|Tutor||Dr Oriana Fox|
|Course Dates||Tuesdays, 20th February - 19th March 2024|
|Times||6 - 8pm|
|Experience Level||All Levels|
|Recommend booking before||Tuesday 30th January 2024|
This new course explores the impact of identity politics on the practice and curation of visual art from 1965 to the present.
We’ll be taking a closer look at artworks informed by feminism, anti-racism, post-colonialism, class and labour advocacy, LGBTQ+ and disability rights as well as their intersections. These works often represent the artist’s authentic life experiences to counter and interrogate stereotypes, leading to innovations in both the subject matter and form of art.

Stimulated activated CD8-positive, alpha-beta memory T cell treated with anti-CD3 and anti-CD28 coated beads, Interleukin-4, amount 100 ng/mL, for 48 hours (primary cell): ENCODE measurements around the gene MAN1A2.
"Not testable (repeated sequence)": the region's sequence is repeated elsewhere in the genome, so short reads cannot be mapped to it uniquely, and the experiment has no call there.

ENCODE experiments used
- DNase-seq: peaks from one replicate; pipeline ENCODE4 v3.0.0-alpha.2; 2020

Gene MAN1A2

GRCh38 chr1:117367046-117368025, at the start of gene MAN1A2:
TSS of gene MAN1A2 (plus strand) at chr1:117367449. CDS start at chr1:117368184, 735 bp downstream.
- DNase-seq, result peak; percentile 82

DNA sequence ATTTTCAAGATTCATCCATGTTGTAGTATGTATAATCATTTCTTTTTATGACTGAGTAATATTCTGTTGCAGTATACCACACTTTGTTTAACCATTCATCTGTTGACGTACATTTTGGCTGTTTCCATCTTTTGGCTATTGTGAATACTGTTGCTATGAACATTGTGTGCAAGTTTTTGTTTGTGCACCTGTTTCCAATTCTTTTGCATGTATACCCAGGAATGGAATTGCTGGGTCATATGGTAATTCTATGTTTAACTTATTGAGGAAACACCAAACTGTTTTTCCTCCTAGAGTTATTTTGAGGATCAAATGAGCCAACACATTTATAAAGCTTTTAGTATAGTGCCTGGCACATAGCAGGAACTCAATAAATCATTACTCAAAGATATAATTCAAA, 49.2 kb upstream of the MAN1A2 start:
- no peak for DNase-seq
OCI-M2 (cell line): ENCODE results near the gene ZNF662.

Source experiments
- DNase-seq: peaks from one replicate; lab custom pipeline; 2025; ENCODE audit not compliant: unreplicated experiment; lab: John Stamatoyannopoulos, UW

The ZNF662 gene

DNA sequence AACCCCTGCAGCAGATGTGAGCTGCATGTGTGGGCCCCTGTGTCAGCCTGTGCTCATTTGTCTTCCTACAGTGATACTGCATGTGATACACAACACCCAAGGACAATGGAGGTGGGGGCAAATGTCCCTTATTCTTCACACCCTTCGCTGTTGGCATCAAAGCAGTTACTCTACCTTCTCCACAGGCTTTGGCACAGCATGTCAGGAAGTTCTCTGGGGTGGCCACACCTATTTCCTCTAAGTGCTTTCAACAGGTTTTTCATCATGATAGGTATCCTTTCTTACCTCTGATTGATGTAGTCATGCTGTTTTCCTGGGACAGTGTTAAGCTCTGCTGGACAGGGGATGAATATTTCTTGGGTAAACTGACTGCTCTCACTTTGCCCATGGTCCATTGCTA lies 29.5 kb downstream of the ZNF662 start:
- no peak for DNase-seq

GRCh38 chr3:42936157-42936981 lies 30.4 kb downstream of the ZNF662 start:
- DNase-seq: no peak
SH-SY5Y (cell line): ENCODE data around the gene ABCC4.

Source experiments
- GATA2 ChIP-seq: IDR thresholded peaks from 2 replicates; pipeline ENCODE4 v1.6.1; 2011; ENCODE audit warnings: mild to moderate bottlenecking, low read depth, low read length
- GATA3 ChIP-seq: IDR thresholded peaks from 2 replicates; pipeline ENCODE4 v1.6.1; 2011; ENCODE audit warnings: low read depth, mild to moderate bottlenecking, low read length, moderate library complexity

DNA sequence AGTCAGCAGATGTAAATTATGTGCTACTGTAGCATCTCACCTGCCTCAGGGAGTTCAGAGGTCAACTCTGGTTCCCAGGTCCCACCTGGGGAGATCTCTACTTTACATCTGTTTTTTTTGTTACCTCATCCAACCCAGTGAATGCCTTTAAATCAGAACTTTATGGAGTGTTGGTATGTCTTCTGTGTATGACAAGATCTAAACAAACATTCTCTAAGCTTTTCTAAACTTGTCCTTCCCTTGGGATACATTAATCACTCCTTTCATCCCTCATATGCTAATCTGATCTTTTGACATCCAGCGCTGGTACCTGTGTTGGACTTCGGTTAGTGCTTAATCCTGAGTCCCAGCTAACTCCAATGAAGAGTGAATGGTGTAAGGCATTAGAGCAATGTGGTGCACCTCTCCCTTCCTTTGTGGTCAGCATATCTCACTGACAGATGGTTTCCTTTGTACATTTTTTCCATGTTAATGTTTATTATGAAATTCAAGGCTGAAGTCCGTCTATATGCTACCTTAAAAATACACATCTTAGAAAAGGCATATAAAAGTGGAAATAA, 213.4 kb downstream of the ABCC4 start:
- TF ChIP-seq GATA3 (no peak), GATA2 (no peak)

Such innovations also include the varied forms of activist art, direct action and public intervention aimed at combatting the systematic exclusion of minorities from culture. Activism has informed the re-writing of art history, the curation of exhibitions and the expansion of collections.
Though ‘identity politics’ is a contentious term, students will examine its origins and the contemporary intersectional politics that follow on from it, moving beyond the tokenism that merely extends existing canons, aiming instead to question the very value systems that underpin them.
In Mourning and in Rage, Suzanne Lacy and Leslie Labowitz, 1977